Sea History 149 - Winter 2014-2015

Page 18

Removing the rail in preparation for scuttling.

in the Aleutians, about 550 miles west of Dutch Harbor, Alaska. The plans called to sink the hulk approximately thirty-two miles off the coast. Six MK 51 mines on board were specially fitted with waterpressure detonators set to explode at a depth of 4,000 feet. This would be the largest non-nuclear, underwater detonation ever conducted, and would simulate a low-yield underwater nuclear explosion. The seismic signal data they would collect from the

event would be used by the United States to develop the capability to detect clandestine underwater nuclear explosions. The scuttling of the Stevenson proved the accuracy of the saying "the best laid plans of mice and men often go awry." Arriving at the designated site at 0312 on 10 August, the crew opened Stevenson's sea cocks and cast her adrift. Rather than sinking as planned, she drifted for 16 hours, northwards and towards land. Weather

conditions deteriorated rapidly; with winds increasing to twenty knots, the ship drifted into a fog bank. At 1720 she was observed in an area with water depths of3,000 feet. Radar contact remained good but the attitude (orientation) of Stevenson was unknown. A little over an hour later, Tatnuck approached the hulk, and its investigation at 1932 found the Stevenson on even keel with seven feet of freeboard forward and three feet aft, making the detonators inaccessible. Three hours later, radar contact with the Stevenson was lost, as the crews estimated that Stevenson sank about ten nautical miles from the intended site in about 3,000 feet of water. Neither the observers nor the instruments detected a detonation, and concerns mounted that a ship passing directly over the wreck might supply enough additional pressure to trigger the mines. Fearing the possibility of an accidental detonation, a two-phase plan was put in place. The first involved dropping bombs from aircraft at the estimated coordinates of the hulk. Ideally, this would result in a sympathetic detonation of the Stevenson's cargo or the triggering of the depth fuses on the ship. Even if it was unsuccessful, it 342 228 327 443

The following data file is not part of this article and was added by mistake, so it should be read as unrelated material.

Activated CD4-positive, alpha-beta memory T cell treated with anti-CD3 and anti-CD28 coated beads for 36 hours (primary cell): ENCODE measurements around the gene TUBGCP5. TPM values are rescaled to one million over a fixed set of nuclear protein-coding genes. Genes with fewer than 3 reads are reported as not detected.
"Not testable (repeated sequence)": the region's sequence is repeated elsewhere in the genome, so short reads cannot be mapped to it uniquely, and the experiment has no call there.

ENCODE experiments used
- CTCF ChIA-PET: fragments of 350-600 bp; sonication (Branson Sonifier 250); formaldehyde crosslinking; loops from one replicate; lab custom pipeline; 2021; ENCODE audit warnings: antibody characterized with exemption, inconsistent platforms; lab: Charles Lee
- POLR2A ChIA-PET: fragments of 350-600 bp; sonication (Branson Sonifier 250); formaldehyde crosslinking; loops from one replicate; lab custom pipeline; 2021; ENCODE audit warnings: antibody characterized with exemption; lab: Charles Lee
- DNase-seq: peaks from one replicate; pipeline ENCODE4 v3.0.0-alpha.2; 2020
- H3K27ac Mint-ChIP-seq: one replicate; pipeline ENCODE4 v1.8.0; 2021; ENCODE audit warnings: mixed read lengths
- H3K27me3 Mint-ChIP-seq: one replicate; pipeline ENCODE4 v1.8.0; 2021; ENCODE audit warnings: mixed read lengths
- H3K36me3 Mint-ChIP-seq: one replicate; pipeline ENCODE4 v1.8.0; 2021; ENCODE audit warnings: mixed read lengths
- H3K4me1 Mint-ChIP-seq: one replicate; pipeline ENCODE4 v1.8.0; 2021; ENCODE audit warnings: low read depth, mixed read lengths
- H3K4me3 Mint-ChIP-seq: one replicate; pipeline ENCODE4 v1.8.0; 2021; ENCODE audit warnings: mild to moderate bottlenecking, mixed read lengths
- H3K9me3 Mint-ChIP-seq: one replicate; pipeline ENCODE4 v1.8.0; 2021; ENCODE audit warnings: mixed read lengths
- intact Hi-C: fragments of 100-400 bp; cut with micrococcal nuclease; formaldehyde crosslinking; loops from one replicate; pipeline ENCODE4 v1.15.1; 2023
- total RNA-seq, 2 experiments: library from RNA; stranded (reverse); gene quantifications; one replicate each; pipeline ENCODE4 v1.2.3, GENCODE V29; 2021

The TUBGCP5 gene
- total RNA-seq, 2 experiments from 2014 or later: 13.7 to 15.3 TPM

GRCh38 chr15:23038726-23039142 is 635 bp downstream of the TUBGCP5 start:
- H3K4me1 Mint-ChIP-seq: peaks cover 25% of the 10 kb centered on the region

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NOAA Nautical Chart 16012, Alaska, Aleutian Islands: Amukta Island to Attu Island. Mariners navigating south of the western tip ofAmchitka Island and Oglala Pass would be wise to take heed ofNote Con the chart. "NOTE C: Sunken ship is loaded with explosives. Vessels are warned to stay well clear of the area. " 16

SEA HISTORY 149, WINTER 2014- 15